Fight Back Against Your Bathtub Stains The harder you scrub, the cleaner the tub.

All bathtub cleaners are created equal.

These are just two of the many misconceptions that exist in regards to cleaning bathtubs.However, there are many different types of bathtubs, and many different ways to remove stains from each type.

Below you’ll find an introduction into three of the most common bathtub materials. You’ll also find information on how to determine bathtub types and some different ways to remove stains from each bathtub. Ready? Let’s dive in.

ACRYLIC TUBS

Acrylic tubs are easy to find in modern homes and apartment complexes. If you have a tub that looks like it’s made of a plastic material, it’s acrylic.

While acrylic tubs are popular, they’re prone to discoloration and cracking if you use abrasive chemicals. So it’s important to use caution when cleaning your tub.

Whenever you try a new soap scum remover or hard water stain cleaner, do a spot test on a small area. Additionally, don’t use heavy duty tools—like scrub brushes or scouring pads—on your acrylic tub.

For routine cleaning, you can use basic cream cleaners or dish soap. If you’re tackling a difficult stain, let your cream cleaner sit for 15 to 30 minutes before rinsing. Or try an eraser tool. In both cases, you’ll want to do a spot test.

ENAMEL TUBS

Enamel tubs are fairly popular as they have a classic look to them, but are light and inexpensive. Do you have an old claw-foot tub? Or does your tub sound metallic? Then you’ve got an enamel tub. Enamel tubs are typically made of cast iron or steel and are coated with an enamel covering, hence their name.

This enamel coating is sensitive to acidic chemicals such as vinegar and bleach. It’s also prone to scratches and chips, so stick to soft sponges, cloths and other gentle cleaning tools.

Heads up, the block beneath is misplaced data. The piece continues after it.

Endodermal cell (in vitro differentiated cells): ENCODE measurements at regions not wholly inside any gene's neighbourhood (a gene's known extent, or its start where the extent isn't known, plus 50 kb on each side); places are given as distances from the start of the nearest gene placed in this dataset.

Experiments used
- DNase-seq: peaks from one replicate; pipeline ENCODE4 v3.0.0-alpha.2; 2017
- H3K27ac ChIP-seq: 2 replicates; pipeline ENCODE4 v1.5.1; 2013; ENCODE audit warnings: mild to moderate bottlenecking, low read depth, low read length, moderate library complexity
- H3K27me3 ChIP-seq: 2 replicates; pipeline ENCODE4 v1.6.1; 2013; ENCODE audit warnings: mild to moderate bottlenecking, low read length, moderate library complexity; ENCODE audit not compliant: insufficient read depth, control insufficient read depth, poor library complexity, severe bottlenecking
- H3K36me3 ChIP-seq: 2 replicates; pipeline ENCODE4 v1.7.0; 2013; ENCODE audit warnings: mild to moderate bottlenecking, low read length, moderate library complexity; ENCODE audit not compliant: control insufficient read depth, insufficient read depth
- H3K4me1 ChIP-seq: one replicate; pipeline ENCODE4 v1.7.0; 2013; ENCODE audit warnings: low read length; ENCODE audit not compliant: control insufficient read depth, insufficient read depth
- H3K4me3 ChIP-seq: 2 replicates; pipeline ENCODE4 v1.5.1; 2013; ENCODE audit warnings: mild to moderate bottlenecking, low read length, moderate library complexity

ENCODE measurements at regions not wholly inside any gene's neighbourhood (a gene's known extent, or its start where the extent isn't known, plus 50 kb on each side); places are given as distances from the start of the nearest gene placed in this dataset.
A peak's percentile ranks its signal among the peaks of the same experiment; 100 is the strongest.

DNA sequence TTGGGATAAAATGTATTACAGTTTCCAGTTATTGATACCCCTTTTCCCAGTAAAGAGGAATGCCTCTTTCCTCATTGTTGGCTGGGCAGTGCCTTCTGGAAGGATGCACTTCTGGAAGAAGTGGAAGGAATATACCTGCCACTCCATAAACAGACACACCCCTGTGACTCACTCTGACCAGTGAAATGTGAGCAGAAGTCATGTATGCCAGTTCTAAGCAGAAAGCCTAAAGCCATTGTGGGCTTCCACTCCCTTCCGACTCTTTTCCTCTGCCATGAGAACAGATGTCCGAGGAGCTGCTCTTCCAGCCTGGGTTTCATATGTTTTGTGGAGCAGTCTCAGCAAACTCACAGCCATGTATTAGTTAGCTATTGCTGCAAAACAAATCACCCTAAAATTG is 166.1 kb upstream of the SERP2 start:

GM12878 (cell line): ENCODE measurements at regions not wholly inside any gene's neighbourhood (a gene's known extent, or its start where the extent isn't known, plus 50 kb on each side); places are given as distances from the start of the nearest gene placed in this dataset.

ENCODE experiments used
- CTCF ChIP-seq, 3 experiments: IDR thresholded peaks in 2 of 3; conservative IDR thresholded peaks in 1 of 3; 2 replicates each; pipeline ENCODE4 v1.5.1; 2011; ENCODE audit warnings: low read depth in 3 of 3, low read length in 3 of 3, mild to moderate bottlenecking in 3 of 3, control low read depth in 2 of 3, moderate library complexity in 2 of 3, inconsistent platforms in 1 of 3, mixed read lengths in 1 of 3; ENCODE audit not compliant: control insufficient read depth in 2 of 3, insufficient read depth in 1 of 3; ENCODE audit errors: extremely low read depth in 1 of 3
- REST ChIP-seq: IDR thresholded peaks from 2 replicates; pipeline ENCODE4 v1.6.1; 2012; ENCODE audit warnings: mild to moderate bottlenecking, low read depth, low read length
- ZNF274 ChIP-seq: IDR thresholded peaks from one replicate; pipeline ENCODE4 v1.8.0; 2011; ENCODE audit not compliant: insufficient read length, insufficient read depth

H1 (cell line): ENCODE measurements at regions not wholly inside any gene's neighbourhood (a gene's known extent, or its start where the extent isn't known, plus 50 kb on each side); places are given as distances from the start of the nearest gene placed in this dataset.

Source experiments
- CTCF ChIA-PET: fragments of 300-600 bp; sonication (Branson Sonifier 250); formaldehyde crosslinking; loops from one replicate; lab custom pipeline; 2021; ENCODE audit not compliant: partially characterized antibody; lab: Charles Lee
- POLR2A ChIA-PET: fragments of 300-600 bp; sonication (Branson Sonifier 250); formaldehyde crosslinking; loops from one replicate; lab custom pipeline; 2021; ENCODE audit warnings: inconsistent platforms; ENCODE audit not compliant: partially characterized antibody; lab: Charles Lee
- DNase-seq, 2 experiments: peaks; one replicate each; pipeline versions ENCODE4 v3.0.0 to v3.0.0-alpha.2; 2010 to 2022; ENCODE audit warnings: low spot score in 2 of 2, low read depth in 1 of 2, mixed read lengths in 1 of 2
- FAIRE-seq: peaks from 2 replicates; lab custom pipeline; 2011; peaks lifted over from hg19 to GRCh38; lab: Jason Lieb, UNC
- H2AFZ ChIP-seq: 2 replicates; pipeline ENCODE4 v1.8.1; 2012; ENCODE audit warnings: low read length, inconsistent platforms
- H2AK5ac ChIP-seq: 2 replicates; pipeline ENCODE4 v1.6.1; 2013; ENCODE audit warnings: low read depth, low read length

Here again you can use dishwashing liquid for regular weekly cleaning. If you’re battling against stubborn stains, however, you’ll have to call on powdered cleaning agents. Make a paste using water and the cleaning powder and let it sit for about 30 minutes. Then rinse and wipe. Of course, you’ll want to do a spot check before you scour the entire tub with a powdered cleaner.

PORCELAIN TUBS

Pure porcelain tubs are very heavy and expensive, so they aren’t as common as acrylic and enamel tubs. However, if you live in a historic home built around the 1920s, you may have one.

At first glance, you won’t be able to tell a porcelain bathtub from its enamel counterpart. But there’s a simple item you can use to determine bathtub types in this situation: a magnet. Since enamel tubs cover cast iron or steel, they’ll be magnetic. So if the magnet doesn’t stick, you have a porcelain tub.

Porcelain tubs have a higher tolerance for cleaning agents than enamel or acrylic tubs. But that doesn’t mean you have to use harsh chemicals on them. Dishwashing liquid works well as a regular cleaner for a porcelain bathtub, as does a DIY scum-fighting remover of vinegar, dish soap and cornstarch. If your tub has a tough stain, you can break out some cleaning screens—which are similar to lightweight sandpaper. One example is ShawsPads.

Now that you know how to determine bathtub types—and different ways to remove stains from each bathtub—you’re ready to go. Planning on cleaning the shower while you’re at it? Check out these shower cleaning tips before you get started.